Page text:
Finally, we are working towards introducing data democratisation throughout the organisation. This initiative aims to further develop data fluency and analytical skills for specific users in various departments, enabling them to perform basic to intermediate analytics independently. This not only empowers users but also reduces the workload on our teams, as individuals become capable of self-serving their analytical needs. 

What are the key challenges to your data function that you are facing as its leader?  


I am responsible for exploring artificial intelligence (AI) in STAH, and one of my challenges is the increasing excitement for the adoption of AI, particularly generative AI. There is growing appetite to harness the power of large language models for enhancing business outcomes, however, there is also an organisation-wide gap in understanding the full potential and associated risks of AI. We must we go through a thorough process to identify areas where AI can deliver substantial value whilst being cost-effective, upholding principles of impartiality, transparency, and ethics, and have alignment to external healthcare regulations.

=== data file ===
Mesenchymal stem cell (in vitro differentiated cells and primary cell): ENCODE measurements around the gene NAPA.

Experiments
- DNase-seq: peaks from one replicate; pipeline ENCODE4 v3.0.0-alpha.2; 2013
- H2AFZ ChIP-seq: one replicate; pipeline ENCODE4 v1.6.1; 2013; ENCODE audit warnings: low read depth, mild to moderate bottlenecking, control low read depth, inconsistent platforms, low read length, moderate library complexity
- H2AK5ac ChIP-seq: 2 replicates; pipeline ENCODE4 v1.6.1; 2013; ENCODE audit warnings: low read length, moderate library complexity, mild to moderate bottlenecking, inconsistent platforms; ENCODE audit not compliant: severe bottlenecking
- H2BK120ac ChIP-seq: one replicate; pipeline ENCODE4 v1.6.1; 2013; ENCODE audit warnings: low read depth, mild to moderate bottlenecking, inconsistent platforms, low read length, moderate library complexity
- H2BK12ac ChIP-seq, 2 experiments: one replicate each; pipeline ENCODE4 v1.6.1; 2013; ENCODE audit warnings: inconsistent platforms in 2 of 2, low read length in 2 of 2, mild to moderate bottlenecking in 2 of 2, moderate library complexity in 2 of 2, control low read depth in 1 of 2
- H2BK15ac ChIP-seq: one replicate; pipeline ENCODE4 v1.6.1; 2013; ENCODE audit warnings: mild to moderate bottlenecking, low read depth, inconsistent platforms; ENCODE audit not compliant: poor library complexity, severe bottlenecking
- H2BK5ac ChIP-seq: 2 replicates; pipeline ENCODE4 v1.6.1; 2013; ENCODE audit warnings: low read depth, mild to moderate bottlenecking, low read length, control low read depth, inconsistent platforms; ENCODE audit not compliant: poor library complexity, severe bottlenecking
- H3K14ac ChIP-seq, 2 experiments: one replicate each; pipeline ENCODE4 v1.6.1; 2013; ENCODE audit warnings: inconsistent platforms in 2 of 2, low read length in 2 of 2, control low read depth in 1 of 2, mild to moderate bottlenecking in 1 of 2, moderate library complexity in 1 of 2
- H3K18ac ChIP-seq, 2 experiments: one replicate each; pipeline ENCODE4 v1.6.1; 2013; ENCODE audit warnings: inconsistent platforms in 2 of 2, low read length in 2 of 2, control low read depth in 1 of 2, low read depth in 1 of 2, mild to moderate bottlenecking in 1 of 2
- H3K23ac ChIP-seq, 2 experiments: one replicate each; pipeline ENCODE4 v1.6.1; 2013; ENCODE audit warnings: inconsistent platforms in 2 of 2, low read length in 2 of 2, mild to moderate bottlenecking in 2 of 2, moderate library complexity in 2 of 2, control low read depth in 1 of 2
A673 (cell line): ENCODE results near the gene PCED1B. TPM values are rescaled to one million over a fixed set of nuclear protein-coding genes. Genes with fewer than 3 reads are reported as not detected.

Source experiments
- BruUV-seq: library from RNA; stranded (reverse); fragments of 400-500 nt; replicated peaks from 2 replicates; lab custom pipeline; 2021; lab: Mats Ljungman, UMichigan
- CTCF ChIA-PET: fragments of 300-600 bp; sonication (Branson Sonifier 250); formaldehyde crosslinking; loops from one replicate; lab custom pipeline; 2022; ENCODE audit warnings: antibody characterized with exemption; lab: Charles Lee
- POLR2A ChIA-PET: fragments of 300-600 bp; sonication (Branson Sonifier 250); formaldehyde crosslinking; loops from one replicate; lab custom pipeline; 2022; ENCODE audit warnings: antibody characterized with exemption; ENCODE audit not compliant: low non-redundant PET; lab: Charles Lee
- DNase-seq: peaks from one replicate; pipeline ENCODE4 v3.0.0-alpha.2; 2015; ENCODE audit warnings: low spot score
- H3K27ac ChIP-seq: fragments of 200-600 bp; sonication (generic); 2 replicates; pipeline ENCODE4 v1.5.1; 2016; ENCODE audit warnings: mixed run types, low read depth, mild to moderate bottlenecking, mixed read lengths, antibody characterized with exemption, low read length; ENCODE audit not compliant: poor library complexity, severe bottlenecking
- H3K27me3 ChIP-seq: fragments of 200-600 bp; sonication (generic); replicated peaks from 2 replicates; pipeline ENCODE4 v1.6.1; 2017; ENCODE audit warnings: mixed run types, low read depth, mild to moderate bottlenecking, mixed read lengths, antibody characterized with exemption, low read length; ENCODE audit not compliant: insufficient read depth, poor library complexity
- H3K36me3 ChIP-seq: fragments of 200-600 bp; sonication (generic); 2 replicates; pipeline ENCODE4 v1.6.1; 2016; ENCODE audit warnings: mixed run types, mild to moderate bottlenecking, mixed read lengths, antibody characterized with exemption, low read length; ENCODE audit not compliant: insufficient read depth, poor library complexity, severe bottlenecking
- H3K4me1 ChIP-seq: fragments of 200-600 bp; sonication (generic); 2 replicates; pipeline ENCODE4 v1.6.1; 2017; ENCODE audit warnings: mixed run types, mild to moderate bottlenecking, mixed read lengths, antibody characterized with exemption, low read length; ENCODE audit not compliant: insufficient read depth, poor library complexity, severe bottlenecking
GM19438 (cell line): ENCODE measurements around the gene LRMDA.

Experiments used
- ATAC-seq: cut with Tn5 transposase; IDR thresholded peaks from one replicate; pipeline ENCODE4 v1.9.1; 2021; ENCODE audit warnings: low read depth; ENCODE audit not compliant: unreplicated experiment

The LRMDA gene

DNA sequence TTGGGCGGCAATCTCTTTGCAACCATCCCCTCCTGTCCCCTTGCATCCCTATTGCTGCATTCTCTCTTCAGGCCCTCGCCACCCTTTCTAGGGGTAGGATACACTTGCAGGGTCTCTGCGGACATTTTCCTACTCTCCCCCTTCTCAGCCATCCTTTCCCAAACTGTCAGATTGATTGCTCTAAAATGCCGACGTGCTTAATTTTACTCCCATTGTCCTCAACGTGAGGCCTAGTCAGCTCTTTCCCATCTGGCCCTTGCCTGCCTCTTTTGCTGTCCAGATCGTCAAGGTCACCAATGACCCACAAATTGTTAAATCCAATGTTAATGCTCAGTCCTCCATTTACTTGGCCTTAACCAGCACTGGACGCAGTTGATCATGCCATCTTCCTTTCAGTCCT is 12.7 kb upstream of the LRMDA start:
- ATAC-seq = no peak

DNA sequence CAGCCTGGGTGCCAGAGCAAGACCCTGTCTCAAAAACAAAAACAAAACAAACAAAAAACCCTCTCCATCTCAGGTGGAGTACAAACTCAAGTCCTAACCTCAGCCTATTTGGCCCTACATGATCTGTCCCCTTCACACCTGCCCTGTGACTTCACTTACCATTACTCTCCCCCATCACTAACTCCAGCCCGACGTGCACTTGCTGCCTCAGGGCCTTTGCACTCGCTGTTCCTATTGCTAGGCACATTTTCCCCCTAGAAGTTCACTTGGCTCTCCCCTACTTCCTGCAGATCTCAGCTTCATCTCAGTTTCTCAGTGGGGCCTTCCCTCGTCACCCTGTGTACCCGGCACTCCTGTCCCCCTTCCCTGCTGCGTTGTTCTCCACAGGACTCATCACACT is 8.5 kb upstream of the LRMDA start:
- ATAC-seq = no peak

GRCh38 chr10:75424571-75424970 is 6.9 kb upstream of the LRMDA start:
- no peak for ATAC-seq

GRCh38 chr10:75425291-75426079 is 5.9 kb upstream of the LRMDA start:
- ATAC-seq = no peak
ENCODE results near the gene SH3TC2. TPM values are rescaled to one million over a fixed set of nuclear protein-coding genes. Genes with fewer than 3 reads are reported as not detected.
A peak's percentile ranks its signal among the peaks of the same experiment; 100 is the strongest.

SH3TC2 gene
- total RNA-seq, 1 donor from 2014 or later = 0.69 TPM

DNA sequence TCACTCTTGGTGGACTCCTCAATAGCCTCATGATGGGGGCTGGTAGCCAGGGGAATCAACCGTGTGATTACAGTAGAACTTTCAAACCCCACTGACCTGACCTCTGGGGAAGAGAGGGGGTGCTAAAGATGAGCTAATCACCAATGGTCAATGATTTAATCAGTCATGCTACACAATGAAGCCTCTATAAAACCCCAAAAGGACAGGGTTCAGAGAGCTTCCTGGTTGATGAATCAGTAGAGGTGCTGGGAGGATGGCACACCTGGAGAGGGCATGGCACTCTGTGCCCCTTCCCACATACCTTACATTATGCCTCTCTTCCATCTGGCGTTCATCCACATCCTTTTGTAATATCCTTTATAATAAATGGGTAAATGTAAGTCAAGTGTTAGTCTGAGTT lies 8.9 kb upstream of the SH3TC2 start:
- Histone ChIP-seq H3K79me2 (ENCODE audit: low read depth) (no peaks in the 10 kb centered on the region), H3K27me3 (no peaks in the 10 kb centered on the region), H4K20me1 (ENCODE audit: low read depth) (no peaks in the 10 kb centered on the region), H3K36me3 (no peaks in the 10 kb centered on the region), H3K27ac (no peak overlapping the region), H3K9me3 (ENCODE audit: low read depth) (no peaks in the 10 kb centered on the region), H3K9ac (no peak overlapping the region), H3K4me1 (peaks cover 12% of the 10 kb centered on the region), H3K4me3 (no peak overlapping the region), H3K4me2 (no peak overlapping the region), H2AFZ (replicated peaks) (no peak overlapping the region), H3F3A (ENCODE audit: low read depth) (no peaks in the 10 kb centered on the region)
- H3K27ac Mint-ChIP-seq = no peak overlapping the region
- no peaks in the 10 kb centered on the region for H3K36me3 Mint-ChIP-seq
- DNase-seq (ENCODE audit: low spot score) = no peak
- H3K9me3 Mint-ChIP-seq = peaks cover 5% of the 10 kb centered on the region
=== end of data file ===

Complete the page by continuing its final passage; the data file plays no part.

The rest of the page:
I will need to promote experimentation and incremental value over the hasty delivery of flawless AI solutions, and ensure our data is fit for purpose with robust data governance. Additionally, it will be vital to convey that AI is not simply a technical challenge, but an organisation-wide challenge. 


We also have a shortage of AI skills in our workforce. We face the reality that our desire for AI may outpace our ability to attain the skills required to implement solutions effectively. We will need to develop a comprehensive framework for nurturing and training AI expertise from within our workforce, whilst also formulating a strategic approach to attract experienced talent externally. 


Lastly, I have the challenge of demonstrating the return on investment from our data solutions. In the healthcare sector, quantifiable benefits, such as direct financial returns, are not always readily apparent. Therefore, I intend to collaborate closely with STAH leaders to define non-financial criteria for measuring success and ROI. These criteria include assessing the impact our solutions have on decision-making processes, enhancing patient outcomes, and quantifying the time clinicians saved through our solutions, which ultimately translates into improved quality of patient care. 

Murtz Daud
has been included in:
  • 100 Brands 2024 (EMEA)